Lee Pace on Playing a Maverick Tech Marketer in “Halt and Catch Fire”

Source: The Wall Street Journal
Date: July 1, 2014
By: Jonathan Welsh

Many actors are known for playing heroes, villains, cowboys, cads, or gangsters. But Lee Pace seems nearly immune to such pigeonholing. After just over ten years on screen, the Julliard-trained Pace has a diverse portfolio of roles, from the buttoned-down, somewhat hapless father in the children’s’ film Marmaduke to the Elven king Thranduil in the Hobbit movies and Calpernia Addams, a transgender nightclub performer, in Soldier’s Girl.

Recently audiences got to know Pace as Joe MacMillan, a hard-charging marketer in “Halt and Catch Fire,” an AMC series set in the early 1980s during the dawn of the personal-computer market. While Joe at first seems fairly conventional, with suits, swagger, sports car, and hairstyle typical of the era, viewers soon find that pinning him down isn’t so easy.

Pace talked with Speakeasy about who Joe really is and what drives him. He also discussed how previous experience on stage and screen helped him take on this mysterious, complicated character.

WSJ: Before we talk about Joe MacMillan, I think we have to begin with Calpernia Addams. While Joe is an intense, complicated character, could he possibly be as challenging as Calpernia in Soldier’s Girl?
Lee Pace: Soldier’s Girl was my first time on a film set. I was 24-years-old and had no idea what to expect. But working on that film wound up teaching me how to do my job. Let’s face it –- it’s tough to walk on set as a woman. But the people working on the film, like the director Frank Pierson, who is no longer with us, helped me realize that you just have to do it; you know, grow up and do your job. When you are playing a character who is falling in love, you have to find something inside yourself that is real. You have to really fall apart because that’s how it happens. You have to remember Calpernia is a real person and these things really happened.

In “Halt and Catch Fire,” Joe isn’t falling in love, but there is a similar intensity in his character that makes him seem, at times, in the verge of falling apart. Is he driven by a need to succeed, to control his colleagues or just to be the center of attention?
Joe definitely isn’t looking for love. He needs the people he works with, like Cameron Howe and Gordon Clark to build his vision of a world-beating computer and he will do whatever it takes to keep them on task. He knows how to feed them, how to challenge them. But there’s no sympathy. He doesn’t care about Gordon’s family life or that Cameron hasn’t slept for days. All he cares about is that she is going to finish writing the BIOS code for the new computer.

Joe is mysterious. We seem to come out of each episode of the show with a few answers about his past, but twice as many new questions. Will we eventually find out more about his background?
I think of Joe as a machine. He is programmed for a mission, to build the best PC, and he pursues it relentlessly. He a guy who leaves the office late at night, probably grabs a sandwich, a few hours of sleep works out and is back in the office before anyone else — except Cameron, who sleeps there. But with time he finds that he is human and cannot be a machine all the time. He is fragile in some ways, as we find when more people from his past, like his father, begin to appear.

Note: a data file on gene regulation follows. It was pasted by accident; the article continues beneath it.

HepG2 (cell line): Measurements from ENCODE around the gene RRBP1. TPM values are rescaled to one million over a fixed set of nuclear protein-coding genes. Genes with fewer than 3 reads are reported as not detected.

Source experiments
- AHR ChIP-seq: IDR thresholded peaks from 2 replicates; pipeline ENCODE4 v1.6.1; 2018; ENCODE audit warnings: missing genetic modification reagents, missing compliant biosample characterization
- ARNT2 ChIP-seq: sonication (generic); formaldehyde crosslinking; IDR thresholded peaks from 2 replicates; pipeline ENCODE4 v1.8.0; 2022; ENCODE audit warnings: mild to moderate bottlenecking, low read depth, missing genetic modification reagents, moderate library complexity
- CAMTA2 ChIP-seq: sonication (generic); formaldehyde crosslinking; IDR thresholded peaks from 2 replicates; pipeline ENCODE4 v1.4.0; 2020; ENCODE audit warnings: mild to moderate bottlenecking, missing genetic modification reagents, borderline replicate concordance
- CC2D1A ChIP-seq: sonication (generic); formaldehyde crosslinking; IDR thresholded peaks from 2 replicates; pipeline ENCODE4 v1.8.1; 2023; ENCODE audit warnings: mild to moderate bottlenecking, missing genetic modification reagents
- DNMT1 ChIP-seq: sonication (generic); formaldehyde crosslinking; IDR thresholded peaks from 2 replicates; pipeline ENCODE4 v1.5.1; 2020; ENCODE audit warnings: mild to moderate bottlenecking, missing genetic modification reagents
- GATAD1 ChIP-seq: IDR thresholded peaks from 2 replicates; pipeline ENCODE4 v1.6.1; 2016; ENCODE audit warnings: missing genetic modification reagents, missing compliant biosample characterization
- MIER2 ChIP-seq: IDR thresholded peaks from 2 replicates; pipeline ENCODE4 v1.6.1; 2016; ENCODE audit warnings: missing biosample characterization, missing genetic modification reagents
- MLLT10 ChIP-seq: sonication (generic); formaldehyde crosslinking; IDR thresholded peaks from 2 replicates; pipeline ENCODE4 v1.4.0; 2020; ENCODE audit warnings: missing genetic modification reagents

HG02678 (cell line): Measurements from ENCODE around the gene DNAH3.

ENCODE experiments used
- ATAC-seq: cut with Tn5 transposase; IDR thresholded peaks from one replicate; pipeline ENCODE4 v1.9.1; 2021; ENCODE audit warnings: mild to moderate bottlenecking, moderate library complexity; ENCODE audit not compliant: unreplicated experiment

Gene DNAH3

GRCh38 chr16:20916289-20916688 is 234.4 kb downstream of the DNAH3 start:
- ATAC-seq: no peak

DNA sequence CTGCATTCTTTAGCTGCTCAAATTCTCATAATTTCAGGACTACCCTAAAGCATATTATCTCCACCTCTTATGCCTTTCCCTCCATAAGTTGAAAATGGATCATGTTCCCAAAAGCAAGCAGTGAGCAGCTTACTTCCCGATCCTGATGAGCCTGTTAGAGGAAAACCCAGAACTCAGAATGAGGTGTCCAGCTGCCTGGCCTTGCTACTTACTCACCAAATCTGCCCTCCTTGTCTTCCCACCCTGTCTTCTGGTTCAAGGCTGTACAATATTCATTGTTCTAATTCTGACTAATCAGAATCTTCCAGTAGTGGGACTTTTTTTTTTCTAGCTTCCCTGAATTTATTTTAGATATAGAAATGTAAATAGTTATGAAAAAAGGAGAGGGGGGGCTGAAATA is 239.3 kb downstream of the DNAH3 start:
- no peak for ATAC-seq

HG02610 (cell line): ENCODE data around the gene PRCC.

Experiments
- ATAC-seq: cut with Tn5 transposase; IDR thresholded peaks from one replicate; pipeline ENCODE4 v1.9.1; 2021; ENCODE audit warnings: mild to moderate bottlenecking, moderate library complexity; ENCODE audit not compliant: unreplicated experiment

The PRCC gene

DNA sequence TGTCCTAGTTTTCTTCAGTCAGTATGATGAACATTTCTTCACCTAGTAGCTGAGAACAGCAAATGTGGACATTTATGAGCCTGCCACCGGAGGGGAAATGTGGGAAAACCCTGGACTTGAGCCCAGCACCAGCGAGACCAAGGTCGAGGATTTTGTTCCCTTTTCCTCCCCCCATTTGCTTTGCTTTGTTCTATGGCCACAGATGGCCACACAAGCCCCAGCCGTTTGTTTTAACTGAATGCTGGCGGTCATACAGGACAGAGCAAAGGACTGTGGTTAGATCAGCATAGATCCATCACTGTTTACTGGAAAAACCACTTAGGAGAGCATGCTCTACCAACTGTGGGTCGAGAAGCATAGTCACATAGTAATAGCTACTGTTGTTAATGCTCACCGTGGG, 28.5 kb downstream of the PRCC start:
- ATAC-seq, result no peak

You are 35 years old, so aren’t you too young to recall the early 1980s when the story takes place? Do you feel a connection with the era?
I feel connected to that time through video games. I grew up playing my Nintendo games and my neighbors had an Atari set that I really wanted. And the technology grew up with me. Computers kept getting better as I went through school. When I went to college, I got my first cell phone. The show focuses on an interesting time when the idea of personal technology was new and I find that fascinating.

Some skeptics say it is difficult to make a story about the computer business — or nearly any business outside of organized crime — that holds an audience’s interest. Do you feel Joe and his co-workers make personal computers exciting?
I think they are working in an exciting period, when technology was moving quickly and breaking new ground. But really, the show is not about business; it’s about people. The interest lies in how Joe, Gordon, and Cameron interact. That’s where the story seeks to connect with the audience. People are always trying to accomplish something at work or in life, and that’s what these characters are doing. You have to wonder if they can pull it off. Will Joe manage to build his super computer?

The show is sexually charged, and so far Joe has had sexual encounters with Cameron as well as Travis, the young, kept-man companion of a wealthy widow played by Jean Smart. So does this mean Joe is bisexual, or is sex simply another tool he uses to get his way?
Joe will do what he has to do to keep this computer project going. He certainly didn’t fall in love with Travis, but he didn’t hesitate to do what he felt was necessary. When it comes to sex, Joe is fully compatible, again, like a machine. Still, as you get to know him you see vulnerability. We find he is not made of circuitry.

How does Joe stack up with other roles you have played? Is he ahead of Phil Winslow, the father in Marmaduke
We get to know Joe a lot better since he is the focus of “Halt and Catch Fire,” while Phil was supporting the dog. But it still makes me happy when kids recognize me on the street and say, “Hey, aren’t you the dad from Marmaduke“? And I proudly say, “Yes, I am.” Then their parents give me a certain not-so-happy look and say, “Yeah, we have seen that movie 100 times.”